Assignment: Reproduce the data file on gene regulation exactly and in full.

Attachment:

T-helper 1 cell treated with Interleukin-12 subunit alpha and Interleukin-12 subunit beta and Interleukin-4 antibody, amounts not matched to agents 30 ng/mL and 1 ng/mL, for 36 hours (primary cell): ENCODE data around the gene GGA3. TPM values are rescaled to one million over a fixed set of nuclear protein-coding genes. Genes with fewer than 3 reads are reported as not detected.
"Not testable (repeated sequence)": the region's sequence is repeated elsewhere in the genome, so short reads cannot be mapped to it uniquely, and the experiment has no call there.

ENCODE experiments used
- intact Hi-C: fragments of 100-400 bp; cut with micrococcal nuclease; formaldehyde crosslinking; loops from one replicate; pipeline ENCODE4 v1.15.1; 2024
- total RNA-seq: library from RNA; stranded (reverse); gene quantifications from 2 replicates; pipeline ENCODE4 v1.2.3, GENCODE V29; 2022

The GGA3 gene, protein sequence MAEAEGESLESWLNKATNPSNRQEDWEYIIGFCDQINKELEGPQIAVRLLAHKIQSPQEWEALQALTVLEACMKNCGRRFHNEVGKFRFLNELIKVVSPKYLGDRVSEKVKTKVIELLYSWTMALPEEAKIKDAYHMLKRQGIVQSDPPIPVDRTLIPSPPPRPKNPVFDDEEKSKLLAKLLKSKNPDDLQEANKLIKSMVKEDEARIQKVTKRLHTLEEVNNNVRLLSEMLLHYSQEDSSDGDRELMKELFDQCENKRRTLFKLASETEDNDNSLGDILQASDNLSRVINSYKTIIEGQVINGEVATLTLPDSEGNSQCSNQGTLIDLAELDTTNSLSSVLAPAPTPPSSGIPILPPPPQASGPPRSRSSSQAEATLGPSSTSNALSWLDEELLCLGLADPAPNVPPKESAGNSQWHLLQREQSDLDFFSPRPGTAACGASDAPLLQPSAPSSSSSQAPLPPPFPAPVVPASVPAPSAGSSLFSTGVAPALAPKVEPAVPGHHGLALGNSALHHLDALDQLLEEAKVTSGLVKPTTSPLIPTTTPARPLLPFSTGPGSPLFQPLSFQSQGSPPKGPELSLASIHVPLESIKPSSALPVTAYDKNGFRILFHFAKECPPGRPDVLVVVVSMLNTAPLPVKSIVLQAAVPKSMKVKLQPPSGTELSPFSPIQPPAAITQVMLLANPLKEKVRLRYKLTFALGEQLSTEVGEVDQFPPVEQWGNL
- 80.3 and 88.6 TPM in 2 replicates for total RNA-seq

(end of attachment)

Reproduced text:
T-helper 1 cell treated with Interleukin-12 subunit alpha and Interleukin-12 subunit beta and Interleukin-4 antibody, amounts not matched to agents 30 ng/mL and 1 ng/mL, for 36 hours (primary cell): ENCODE data around the gene GGA3. TPM values are rescaled to one million over a fixed set of nuclear protein-coding genes. Genes with fewer than 3 reads are reported as not detected.
"Not testable (repeated sequence)": the region's sequence is repeated elsewhere in the genome, so short reads cannot be mapped to it uniquely, and the experiment has no call there.

ENCODE experiments used
- intact Hi-C: fragments of 100-400 bp; cut with micrococcal nuclease; formaldehyde crosslinking; loops from one replicate; pipeline ENCODE4 v1.15.1; 2024
- total RNA-seq: library from RNA; stranded (reverse); gene quantifications from 2 replicates; pipeline ENCODE4 v1.2.3, GENCODE V29; 2022

The GGA3 gene, protein sequence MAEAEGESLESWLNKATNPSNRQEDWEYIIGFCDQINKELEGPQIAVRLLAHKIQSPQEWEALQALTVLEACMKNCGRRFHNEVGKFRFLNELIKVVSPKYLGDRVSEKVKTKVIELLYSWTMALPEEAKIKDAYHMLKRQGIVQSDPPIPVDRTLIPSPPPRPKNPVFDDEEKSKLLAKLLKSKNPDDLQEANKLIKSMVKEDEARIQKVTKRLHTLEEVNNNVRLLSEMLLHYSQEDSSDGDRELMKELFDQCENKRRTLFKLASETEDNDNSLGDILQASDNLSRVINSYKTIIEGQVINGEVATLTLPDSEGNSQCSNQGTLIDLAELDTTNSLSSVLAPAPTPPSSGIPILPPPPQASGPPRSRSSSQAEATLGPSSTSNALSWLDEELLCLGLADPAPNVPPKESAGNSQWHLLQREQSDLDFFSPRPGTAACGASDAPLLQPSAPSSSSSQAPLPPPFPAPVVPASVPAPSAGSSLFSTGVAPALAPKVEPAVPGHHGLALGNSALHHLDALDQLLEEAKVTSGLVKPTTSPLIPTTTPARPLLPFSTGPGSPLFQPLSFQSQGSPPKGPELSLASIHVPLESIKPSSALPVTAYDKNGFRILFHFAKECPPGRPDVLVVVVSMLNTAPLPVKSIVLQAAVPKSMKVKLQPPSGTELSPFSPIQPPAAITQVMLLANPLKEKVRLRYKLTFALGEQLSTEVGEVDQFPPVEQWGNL
- 80.3 and 88.6 TPM in 2 replicates for total RNA-seq